The criteria are slightly adjusted for individuals with a BMI equal to or greater than 40 kg/m². To be considered "reduced obesity," weight loss must exceed 10% of your highest weight. To achieve the classification of "controlled obesity," the loss must exceed 15% of this value.

It is important to emphasize that the intention of ABESO and SBEM is not to replace previous classifications but rather to provide an additional and complementary tool for assessing patients with obesity. Furthermore, the proposal aims to disseminate the fundamental concept that, when evaluating obesity, it is crucial to question the maximum weight the individual reaches throughout their life. This information is essential to understand the patient's history and offer the most appropriate treatment.

Weight Loss Sustainability

The new classification focuses on the importance of sustainable weight loss: people's ability to maintain lost weight in the long term. This recognizes that this is often the most challenging part of treating obesity and emphasizes the need for strategies that promote lasting health rather than simply targeting numbers on the scale, which can be difficult to maintain and lead to undesirable concertina effects.< /p>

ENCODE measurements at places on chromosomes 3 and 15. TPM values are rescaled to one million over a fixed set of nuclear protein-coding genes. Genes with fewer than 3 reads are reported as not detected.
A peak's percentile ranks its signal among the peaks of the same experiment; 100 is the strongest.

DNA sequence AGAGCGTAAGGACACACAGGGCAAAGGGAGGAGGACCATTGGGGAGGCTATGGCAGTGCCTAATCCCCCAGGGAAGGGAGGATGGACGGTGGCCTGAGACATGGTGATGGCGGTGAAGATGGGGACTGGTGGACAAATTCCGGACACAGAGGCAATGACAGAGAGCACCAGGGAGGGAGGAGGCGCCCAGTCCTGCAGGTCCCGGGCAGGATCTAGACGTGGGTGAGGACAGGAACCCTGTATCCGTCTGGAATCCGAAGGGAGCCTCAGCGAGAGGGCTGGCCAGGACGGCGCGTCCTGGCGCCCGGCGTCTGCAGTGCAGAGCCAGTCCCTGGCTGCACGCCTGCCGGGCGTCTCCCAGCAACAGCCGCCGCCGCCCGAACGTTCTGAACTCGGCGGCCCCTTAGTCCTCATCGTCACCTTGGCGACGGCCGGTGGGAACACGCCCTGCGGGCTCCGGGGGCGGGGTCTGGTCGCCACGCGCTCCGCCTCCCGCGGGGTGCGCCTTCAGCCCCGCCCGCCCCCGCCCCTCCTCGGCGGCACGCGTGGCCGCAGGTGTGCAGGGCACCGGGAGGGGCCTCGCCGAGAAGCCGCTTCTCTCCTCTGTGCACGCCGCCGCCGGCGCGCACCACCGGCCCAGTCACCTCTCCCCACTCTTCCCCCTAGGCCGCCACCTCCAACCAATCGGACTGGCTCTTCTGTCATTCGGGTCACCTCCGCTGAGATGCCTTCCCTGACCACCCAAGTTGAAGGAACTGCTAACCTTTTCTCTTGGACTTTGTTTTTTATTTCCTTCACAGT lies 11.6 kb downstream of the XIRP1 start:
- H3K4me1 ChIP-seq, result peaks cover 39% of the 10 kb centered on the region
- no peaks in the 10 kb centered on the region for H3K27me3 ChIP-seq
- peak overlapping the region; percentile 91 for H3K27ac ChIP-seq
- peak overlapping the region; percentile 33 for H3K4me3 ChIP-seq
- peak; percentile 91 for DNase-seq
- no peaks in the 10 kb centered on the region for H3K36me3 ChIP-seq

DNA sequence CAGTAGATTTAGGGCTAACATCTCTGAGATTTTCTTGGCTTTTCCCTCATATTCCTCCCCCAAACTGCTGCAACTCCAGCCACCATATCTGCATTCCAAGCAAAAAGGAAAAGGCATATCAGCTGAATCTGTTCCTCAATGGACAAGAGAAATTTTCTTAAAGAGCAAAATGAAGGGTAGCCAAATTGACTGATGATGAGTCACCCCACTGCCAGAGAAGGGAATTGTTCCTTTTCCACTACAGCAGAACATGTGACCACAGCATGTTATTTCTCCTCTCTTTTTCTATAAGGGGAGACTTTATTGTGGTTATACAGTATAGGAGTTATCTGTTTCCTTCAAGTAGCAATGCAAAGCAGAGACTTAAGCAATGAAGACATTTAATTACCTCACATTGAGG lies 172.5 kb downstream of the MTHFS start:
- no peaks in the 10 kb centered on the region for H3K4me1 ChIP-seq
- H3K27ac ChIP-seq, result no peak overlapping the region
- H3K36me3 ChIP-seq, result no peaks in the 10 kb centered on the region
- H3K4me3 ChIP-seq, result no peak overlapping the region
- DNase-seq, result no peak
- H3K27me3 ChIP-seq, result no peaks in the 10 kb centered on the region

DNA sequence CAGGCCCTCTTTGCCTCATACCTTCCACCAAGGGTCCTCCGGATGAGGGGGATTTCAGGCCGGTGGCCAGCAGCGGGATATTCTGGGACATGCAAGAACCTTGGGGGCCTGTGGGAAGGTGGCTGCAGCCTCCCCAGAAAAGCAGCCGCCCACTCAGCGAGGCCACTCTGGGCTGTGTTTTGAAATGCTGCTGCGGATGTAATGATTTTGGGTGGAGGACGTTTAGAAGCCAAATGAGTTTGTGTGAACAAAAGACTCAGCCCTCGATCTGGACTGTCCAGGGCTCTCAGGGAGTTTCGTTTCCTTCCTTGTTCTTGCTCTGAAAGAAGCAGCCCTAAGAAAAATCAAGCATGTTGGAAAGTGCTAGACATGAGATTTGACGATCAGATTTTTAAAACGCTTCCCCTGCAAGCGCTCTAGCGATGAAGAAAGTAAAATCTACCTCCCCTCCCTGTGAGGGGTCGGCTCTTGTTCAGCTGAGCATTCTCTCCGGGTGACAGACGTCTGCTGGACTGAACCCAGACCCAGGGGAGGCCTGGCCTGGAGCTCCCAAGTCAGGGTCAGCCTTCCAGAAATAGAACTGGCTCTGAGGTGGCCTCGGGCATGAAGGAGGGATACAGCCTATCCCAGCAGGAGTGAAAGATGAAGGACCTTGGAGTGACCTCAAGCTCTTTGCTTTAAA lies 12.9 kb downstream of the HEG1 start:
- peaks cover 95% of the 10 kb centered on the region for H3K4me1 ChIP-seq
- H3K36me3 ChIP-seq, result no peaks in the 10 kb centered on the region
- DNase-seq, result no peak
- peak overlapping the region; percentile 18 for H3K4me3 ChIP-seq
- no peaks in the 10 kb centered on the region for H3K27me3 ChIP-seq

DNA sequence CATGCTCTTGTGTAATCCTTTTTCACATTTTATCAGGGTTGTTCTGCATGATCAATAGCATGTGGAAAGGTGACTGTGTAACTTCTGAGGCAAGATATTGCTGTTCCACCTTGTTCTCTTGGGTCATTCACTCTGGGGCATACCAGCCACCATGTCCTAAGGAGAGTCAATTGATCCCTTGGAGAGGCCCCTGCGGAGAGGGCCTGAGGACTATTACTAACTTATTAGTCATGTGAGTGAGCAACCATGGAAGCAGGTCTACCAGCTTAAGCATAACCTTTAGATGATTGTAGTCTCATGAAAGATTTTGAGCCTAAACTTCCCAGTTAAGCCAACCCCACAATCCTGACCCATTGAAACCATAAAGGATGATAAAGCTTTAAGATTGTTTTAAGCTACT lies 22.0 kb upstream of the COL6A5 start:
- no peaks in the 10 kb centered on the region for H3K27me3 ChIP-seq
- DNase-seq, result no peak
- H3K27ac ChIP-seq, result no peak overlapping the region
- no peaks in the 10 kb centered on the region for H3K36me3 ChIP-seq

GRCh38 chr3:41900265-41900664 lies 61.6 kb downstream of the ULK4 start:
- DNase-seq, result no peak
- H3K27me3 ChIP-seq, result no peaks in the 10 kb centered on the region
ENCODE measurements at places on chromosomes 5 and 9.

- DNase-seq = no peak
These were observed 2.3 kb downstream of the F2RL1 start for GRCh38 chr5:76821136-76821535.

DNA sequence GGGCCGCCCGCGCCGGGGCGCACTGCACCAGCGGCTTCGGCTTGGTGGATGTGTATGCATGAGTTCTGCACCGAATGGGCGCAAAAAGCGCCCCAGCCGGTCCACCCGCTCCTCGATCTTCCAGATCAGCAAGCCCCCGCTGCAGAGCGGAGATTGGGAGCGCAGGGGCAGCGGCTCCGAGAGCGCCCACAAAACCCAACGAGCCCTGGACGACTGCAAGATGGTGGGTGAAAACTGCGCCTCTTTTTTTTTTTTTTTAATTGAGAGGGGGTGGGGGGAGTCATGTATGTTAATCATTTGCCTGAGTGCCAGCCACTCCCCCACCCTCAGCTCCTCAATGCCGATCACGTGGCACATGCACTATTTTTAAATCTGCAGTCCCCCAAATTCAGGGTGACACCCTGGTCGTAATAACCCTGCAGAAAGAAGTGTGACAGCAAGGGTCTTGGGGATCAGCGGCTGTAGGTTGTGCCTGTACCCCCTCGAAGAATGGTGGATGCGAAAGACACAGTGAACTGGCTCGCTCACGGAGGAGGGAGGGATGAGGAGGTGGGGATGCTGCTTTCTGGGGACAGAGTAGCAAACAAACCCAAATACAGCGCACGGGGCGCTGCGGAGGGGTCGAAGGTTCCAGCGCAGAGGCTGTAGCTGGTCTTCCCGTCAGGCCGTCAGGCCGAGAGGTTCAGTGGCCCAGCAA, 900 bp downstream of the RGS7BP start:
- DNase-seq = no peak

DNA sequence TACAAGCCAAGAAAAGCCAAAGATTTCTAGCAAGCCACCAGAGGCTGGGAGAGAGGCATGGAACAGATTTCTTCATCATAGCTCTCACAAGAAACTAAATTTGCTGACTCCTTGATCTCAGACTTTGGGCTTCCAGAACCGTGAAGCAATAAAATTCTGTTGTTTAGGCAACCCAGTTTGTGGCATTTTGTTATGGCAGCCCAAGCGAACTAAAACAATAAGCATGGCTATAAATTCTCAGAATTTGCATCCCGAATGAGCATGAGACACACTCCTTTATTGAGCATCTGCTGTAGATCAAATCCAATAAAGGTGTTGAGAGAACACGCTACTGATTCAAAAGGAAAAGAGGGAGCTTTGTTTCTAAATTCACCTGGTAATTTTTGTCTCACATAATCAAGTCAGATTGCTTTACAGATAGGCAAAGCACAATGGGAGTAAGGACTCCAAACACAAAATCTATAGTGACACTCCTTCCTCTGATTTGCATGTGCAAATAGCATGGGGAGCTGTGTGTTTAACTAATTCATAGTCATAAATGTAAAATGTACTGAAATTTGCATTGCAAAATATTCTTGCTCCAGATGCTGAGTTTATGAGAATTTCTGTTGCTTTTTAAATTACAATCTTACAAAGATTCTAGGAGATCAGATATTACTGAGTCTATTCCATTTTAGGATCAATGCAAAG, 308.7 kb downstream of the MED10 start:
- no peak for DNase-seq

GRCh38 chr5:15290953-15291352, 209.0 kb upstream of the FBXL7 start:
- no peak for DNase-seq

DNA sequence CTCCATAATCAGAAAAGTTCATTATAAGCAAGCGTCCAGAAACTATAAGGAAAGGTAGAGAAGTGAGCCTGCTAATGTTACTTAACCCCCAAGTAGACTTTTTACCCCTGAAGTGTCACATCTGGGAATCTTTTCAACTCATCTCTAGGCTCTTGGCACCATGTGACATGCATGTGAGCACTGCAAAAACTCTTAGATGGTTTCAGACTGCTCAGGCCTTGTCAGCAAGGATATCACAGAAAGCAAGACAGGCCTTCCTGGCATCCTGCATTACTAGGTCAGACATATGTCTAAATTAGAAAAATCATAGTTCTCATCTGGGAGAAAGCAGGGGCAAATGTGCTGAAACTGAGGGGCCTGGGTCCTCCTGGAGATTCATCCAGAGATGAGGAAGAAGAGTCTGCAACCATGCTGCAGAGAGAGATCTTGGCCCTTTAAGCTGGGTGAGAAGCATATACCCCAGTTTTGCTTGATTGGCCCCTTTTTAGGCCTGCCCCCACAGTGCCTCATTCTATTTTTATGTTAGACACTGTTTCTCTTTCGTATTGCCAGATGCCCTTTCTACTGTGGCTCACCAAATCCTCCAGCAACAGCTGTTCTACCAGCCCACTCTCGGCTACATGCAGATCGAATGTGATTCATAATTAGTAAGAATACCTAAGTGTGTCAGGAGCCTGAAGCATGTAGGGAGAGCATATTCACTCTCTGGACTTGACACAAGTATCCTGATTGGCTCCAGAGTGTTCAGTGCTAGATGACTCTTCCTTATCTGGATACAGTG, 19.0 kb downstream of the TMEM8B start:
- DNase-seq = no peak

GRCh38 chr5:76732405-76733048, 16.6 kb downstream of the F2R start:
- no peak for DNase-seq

Indeed, this new perspective on obesity helps and offers a complete understanding of the condition. It allows healthcare professionals to consider the patient's obesity treatment journey. It also highlights the relevance of evaluating the patient's history, promoting a complete and personalized approach to treating obesity to understand where this patient is in the trajectory. Thus, it is possible to intervene in nutritional and dietary deficiencies and medication adjustments correctly. 

It can be seen, then, that controlled obesity is a vital concept for the treatment of obesity. Obesity is a chronic condition that requires ongoing attention. Even when the patient reduces in considered weight, understanding the patient's history, including maximum lifetime weight, plays an essential role in assessing and treating obesity. 

Exceptions to Weight Gain History

Finally, there are some exceptional cases, such as pregnancy and lactation. Weight gain is undoubtedly expected to occur during pregnancy. Although some women gain more weight than expected, there is a struggle to lose weight postpartum, but weight usually comes off naturally during and after lactation. The maximum weight achieved during pregnancy should be written accurately in the patient's medical history but should not be used for the proposed classification. Therefore, the maximum weight reached in life must consider non-pregnancy conditions. On the other hand, if the total weight gained in life was caught in the postpartum period, the weight gained after lactation should be considered the maximum weight born in life.

Bibliographic References

Suggested Reading: Obesity